Opposition lawmakers demanded on Monday an urgent parliamentary debate on government plans to make Armenia part of a Eurasian Economic Union of former Soviet republics dominated by Russia.
They said President Serzh Sarkisian should tell the National Assembly, directly or through his top aides, why he opted for this dramatic policy change, which was announced after his September 3 talks with Russian President Vladimir Putin.
Sarkisian reportedly briefed his National Security Council and the governing body of his Republican Party of Armenia (HHK) on those talks last week. But he has not addressed the nation so far.
“Understandably, there are opinions that Armenia has stepped onto a path leading to the loss of its sovereignty,” Nikol Pashinian, an outspoken opposition deputy, said at the opening autumn session of the Armenian parliament. “Serzh Sarkisian’s statements in Moscow and [Foreign Minister] Edward Nalbandian’s hasty trips to Europe … are raising very important and urgent questions,” he said, adding that both men should give relevant explanations.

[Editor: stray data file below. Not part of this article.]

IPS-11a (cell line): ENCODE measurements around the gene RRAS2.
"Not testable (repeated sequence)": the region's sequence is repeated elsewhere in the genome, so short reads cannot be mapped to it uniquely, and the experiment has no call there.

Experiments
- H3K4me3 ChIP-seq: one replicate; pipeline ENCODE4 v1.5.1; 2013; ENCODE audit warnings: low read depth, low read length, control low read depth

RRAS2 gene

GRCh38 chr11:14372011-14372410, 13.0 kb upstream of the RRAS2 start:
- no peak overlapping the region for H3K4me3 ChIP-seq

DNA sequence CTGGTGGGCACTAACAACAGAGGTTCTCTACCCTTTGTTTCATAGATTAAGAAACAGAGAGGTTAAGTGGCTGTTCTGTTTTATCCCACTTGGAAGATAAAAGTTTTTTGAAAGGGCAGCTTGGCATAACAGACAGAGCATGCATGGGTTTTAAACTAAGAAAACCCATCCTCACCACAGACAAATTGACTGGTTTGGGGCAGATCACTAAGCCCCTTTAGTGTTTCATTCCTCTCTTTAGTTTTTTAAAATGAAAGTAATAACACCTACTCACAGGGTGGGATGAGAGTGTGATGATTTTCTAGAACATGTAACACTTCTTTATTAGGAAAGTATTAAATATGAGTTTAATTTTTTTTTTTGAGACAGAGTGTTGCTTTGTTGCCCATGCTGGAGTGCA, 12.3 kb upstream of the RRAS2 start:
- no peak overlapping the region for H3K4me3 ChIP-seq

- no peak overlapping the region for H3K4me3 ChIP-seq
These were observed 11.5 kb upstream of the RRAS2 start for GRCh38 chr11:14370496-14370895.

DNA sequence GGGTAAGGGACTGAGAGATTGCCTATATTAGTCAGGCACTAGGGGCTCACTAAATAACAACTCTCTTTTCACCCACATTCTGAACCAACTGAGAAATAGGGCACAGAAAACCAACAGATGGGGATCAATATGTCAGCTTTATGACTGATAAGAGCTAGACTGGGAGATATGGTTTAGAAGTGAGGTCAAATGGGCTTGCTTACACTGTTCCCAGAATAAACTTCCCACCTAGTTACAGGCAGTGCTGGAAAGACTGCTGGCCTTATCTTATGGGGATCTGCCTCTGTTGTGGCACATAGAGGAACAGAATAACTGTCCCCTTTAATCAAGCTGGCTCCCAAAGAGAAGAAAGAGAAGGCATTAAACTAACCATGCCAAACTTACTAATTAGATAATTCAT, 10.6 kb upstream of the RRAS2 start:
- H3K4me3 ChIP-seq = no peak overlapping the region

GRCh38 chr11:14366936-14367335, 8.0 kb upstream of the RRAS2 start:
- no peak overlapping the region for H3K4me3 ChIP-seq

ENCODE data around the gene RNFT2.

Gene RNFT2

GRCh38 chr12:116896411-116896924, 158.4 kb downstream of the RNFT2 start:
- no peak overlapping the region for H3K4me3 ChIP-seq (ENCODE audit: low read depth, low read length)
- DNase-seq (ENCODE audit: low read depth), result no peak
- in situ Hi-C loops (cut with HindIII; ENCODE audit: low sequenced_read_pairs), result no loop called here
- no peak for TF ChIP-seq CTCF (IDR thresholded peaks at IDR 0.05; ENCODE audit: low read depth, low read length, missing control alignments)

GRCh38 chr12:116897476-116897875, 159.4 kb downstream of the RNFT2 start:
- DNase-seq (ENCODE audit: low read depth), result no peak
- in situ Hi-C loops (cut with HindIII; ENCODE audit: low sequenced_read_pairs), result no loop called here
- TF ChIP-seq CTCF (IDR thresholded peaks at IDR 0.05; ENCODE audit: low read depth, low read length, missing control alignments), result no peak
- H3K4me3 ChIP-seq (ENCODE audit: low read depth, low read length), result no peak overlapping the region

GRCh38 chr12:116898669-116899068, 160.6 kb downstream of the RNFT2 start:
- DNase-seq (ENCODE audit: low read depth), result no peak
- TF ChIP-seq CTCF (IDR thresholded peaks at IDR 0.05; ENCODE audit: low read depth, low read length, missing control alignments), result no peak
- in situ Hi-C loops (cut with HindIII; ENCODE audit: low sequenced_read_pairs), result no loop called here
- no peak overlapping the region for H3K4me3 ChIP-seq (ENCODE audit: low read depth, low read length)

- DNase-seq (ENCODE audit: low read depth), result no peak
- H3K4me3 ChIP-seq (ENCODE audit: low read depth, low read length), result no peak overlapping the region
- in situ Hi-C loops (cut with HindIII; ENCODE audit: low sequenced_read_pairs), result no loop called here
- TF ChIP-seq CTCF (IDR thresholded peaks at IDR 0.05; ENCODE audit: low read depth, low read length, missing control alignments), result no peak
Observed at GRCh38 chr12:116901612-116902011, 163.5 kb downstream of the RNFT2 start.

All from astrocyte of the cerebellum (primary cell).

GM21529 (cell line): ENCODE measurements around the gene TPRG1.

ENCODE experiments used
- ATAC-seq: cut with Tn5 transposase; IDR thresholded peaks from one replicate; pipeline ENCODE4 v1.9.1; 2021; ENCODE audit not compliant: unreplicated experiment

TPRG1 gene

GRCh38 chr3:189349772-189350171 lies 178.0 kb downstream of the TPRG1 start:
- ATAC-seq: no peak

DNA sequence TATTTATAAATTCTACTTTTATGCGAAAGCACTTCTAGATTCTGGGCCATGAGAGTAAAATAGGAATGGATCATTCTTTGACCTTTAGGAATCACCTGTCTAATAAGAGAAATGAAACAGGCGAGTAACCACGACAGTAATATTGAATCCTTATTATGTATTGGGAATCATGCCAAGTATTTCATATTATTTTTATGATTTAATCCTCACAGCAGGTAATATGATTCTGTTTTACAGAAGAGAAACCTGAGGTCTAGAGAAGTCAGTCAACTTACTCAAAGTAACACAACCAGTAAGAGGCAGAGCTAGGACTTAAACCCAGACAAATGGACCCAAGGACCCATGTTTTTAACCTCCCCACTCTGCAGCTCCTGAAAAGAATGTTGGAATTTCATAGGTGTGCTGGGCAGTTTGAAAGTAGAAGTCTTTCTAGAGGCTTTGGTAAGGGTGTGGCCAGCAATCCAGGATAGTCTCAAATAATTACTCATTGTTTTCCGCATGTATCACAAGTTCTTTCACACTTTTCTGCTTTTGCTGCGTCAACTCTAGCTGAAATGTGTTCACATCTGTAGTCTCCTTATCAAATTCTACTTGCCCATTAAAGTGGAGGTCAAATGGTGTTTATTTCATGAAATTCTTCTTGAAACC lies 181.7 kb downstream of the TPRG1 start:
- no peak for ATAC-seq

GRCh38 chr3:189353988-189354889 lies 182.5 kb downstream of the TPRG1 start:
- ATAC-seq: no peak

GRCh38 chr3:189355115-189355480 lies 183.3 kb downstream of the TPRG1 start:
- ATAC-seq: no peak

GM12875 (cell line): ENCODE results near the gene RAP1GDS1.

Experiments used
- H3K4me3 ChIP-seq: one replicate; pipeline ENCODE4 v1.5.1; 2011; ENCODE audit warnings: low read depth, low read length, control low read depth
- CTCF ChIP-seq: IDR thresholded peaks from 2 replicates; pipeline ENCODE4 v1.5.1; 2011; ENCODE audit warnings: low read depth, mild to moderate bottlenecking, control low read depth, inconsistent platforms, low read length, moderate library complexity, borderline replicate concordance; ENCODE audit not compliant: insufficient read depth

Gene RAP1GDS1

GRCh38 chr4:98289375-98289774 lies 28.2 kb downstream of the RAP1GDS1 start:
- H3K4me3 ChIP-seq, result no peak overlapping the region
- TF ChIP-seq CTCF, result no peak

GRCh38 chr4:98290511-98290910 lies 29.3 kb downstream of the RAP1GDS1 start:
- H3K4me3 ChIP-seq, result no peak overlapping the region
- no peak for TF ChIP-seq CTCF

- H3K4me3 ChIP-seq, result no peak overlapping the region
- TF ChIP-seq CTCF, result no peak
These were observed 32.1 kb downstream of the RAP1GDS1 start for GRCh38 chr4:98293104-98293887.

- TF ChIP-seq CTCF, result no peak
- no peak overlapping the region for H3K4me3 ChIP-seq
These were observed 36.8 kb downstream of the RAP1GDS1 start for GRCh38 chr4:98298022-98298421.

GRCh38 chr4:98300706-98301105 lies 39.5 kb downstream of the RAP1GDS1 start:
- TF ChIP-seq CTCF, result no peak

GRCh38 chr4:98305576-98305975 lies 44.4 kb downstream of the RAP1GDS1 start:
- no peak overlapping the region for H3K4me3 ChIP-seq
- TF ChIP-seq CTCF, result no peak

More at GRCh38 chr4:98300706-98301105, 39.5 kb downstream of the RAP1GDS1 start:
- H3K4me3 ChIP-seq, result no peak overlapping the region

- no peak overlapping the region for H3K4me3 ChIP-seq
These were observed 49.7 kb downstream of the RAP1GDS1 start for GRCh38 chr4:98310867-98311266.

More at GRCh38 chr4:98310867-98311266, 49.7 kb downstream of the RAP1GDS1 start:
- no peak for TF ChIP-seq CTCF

“This is not an ordinary agreement between agriculture ministries,” said Alexander Arzumanian, another opposition lawmaker. “This has to do with our future. Since this [decision made by Sarkisian] limits Armenia’s sovereignty there might be a need to hold a referendum to find out the views of our voters.”
Also demanding parliamentary hearings on the matter was Naira Zohrabian, a senior member of the opposition-leaning Prosperous Armenia Party (BHK) who chairs a parliament committee on European integration. Zohrabian said the committee has asked speaker Hovik Abrahamian to invite senior Foreign Ministry officials to such a discussion.
Abrahamian initially dismissed the opposition calls, saying that Sarkisian discussed the issue with parliament majority leaders before meeting Putin. “I disagree with the view that we are losing our sovereignty,” he said.
But pressed by members of the parliament’s opposition minority, Abrahamian promised to discuss with Nalbandian ways of debating Armenian membership in the customs union of Russia, Belarus and Kazakhstan. “Nothing will be done secretly,” he assured lawmakers.
Of all opposition parties represented in the parliament, only the Zharangutyun (Heritage) party of Raffi Hovannisian has officially spoken out against joining the Russian-led union so far.